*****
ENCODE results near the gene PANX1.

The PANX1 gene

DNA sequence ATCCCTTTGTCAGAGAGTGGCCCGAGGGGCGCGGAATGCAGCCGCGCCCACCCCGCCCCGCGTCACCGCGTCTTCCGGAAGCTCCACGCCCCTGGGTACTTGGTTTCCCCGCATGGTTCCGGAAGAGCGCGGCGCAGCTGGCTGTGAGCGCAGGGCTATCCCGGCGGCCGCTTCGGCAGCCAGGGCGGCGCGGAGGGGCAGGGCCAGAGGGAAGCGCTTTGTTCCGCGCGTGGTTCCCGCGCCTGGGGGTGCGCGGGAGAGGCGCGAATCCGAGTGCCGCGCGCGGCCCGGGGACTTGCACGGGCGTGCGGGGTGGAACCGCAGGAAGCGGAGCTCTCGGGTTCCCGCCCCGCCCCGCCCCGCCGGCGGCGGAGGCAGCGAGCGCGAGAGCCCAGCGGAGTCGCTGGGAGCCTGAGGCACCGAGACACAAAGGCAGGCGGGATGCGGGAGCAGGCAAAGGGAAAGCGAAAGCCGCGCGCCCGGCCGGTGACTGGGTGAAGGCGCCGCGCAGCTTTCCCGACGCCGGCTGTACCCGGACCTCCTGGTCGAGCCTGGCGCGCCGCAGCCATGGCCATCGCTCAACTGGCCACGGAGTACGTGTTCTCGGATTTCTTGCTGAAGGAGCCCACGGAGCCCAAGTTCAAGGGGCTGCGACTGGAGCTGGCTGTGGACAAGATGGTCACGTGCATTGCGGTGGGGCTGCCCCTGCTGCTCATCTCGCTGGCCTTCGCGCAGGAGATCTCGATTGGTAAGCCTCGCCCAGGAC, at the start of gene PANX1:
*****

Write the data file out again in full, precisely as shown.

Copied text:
ENCODE results near the gene PANX1.

The PANX1 gene

DNA sequence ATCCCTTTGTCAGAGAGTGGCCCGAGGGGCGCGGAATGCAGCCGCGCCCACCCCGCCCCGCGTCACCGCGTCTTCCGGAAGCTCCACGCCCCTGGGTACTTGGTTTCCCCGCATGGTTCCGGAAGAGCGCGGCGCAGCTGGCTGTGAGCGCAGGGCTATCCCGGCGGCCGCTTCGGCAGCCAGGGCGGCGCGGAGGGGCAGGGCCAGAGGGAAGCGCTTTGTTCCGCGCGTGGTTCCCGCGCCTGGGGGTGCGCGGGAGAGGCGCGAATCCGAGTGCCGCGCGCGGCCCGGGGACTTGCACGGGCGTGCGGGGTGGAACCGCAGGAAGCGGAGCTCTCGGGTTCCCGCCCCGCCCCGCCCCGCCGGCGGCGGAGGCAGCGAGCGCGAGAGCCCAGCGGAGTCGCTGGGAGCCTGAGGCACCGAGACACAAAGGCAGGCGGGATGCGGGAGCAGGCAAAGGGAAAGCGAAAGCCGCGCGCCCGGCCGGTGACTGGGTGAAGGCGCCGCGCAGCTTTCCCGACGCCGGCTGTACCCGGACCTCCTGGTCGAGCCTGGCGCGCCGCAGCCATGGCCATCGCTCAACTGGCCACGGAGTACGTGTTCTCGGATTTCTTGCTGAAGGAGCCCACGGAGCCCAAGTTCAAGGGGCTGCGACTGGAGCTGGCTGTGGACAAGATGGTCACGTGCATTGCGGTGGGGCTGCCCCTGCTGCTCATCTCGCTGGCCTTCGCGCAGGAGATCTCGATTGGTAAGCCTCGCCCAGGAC, at the start of gene PANX1: